As a healthcare provider, I often think about how I can deliver high quality, evidence-based care to my patients. In part, this involves staying up to date on guidelines, collaborating with and learning from my peers, and fulfilling CME. Yet this is only part of the work.
Providing equitable care and improving patient outcomes also means identifying my implicit biases—and implementing strategies to reduce their impact. It means increasing my ability to talk about SDOH in a trauma-sensitive and empowering way. It means increasing my knowledge of community resources and forming new partnerships. It means examining my decisions and behaviors outside of the healthcare system, which impact the wellbeing of my community. It’s an ongoing process of learning and growth, which at times can feel frustrating and overwhelming. However, this work is necessary to be the type of provider my patients deserve.
- World Health Organization. (2021). Social Determinants of Health. Retrieved from https://www.who.int/health-topics/social-determinants-of-health#tab=tab_1
- Braveman, P. & Gottlieb, L. (2014). The social determinants of health: It’s time to consider the causes of the causes. Public Health Reports, 129(suppl. 2), 19–31.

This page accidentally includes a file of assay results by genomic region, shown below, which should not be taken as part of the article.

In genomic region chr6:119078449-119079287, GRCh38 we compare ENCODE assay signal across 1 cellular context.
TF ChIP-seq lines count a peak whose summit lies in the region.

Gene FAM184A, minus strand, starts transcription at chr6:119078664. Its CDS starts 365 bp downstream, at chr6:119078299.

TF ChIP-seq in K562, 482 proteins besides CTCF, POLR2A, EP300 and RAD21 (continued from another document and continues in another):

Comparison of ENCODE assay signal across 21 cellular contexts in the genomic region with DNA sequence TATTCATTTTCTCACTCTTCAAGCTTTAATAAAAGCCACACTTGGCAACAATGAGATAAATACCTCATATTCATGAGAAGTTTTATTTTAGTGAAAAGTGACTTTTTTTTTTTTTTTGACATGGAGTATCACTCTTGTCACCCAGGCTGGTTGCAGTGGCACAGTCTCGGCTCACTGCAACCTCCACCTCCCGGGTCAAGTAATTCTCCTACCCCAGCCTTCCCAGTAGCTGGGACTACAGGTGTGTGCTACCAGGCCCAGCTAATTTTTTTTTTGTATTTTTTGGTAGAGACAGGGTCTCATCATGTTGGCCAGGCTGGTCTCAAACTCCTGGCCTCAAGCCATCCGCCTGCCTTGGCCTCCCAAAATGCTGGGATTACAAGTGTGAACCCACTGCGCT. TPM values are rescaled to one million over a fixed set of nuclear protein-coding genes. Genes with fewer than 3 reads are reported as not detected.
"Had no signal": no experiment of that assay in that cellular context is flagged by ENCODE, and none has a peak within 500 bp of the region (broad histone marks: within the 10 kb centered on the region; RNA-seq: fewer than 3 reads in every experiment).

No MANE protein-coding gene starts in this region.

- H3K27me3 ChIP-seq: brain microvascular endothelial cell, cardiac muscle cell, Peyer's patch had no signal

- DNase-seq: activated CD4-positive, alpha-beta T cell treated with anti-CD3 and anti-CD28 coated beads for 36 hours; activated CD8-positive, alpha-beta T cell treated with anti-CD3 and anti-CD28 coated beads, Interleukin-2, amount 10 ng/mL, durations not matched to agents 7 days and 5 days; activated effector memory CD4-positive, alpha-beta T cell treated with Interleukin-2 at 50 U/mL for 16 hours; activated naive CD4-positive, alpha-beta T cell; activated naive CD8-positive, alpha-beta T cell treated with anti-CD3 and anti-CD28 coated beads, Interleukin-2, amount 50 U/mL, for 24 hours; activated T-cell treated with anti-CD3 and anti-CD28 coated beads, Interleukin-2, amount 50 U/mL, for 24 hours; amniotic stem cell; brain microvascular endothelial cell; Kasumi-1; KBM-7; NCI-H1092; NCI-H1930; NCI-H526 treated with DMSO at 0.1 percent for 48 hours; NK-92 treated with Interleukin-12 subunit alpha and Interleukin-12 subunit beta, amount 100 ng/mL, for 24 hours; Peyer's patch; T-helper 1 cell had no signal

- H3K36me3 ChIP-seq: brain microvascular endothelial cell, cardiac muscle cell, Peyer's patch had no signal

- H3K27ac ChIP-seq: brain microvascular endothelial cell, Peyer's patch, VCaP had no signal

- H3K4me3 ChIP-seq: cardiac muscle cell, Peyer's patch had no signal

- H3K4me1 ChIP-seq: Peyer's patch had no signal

- Steptoe, A. & Marmot, M. (2002). The role of psychobiological pathways in socio-economic inequalities in cardiovascular disease risk. European Heart Journal, 23(1), 15.
- Geronimus, A., Pearson, J., Linnenbringer, E., Schulz, A., Reyes, A., Epel, E., & Lin, J., et al. (2015). Race/ethnicity, poverty, urban stressors and telomere length in a Detroit community-based sample. Journal of Health and Social Behavior, 56(2), 199–224.
- NYU Langone Health. (2021). City health dashboard. Retrieved from https://www.cityhealthdashboard.com
- Schroeder, S. (2007). We can do better—improving the health of the American people. New England Journal of Medicine, 357, 1221–1228.
- Van Ryn, M., Burgess, D., Dovidio, J., Phelan, S., Saha, S., Malat, J., & Griffin, J., et al. (2011). The impact of racism on clinical cognition, behavior, and clinical decision making. Du Bois Review, 8(1), 199–218.
- Garg, A., Boynton-Jarrett, R., & Dworkin, P. (2016). Avoiding the unintended consequences of screening for social determinants of health. JAMA, 316(8), 813–814.
- Castrucci, B. & Aurebach, J. (2019). Meeting individual social needs falls short of addressing social determinants of health. Health Affairs Blog. Retrieved from https://www.healthaffairs.org/do/10.1377/hblog20190115.234942/full/
- Taylor, L. A., Tan, A. X., Coyle, C. E., Ndumele, C., Rogan, E., Canavan, M., & Curry, L. A., et al. (2016). Leveraging the social determinants of health: what works? PLoS One, 11(18), E0160217.